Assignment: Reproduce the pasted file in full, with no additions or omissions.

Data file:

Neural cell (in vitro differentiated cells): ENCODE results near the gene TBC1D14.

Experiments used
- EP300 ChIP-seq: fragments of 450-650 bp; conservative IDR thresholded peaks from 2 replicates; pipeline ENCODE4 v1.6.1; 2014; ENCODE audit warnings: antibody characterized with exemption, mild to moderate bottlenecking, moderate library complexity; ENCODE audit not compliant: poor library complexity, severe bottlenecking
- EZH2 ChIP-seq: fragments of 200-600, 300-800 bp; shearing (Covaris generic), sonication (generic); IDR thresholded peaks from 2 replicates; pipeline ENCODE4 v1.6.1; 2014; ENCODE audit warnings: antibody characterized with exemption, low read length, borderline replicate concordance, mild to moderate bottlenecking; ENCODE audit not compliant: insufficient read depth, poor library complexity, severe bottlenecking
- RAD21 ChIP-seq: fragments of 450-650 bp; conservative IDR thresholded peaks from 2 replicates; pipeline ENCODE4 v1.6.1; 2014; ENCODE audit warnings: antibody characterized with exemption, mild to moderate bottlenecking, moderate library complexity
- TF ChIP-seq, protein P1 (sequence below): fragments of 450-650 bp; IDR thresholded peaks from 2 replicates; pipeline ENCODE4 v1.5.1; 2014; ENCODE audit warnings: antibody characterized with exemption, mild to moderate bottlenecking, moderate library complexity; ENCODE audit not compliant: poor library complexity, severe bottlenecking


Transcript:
Neural cell (in vitro differentiated cells): ENCODE results near the gene TBC1D14.

Experiments used
- EP300 ChIP-seq: fragments of 450-650 bp; conservative IDR thresholded peaks from 2 replicates; pipeline ENCODE4 v1.6.1; 2014; ENCODE audit warnings: antibody characterized with exemption, mild to moderate bottlenecking, moderate library complexity; ENCODE audit not compliant: poor library complexity, severe bottlenecking
- EZH2 ChIP-seq: fragments of 200-600, 300-800 bp; shearing (Covaris generic), sonication (generic); IDR thresholded peaks from 2 replicates; pipeline ENCODE4 v1.6.1; 2014; ENCODE audit warnings: antibody characterized with exemption, low read length, borderline replicate concordance, mild to moderate bottlenecking; ENCODE audit not compliant: insufficient read depth, poor library complexity, severe bottlenecking
- RAD21 ChIP-seq: fragments of 450-650 bp; conservative IDR thresholded peaks from 2 replicates; pipeline ENCODE4 v1.6.1; 2014; ENCODE audit warnings: antibody characterized with exemption, mild to moderate bottlenecking, moderate library complexity
- TF ChIP-seq, protein P1 (sequence below): fragments of 450-650 bp; IDR thresholded peaks from 2 replicates; pipeline ENCODE4 v1.5.1; 2014; ENCODE audit warnings: antibody characterized with exemption, mild to moderate bottlenecking, moderate library complexity; ENCODE audit not compliant: poor library complexity, severe bottlenecking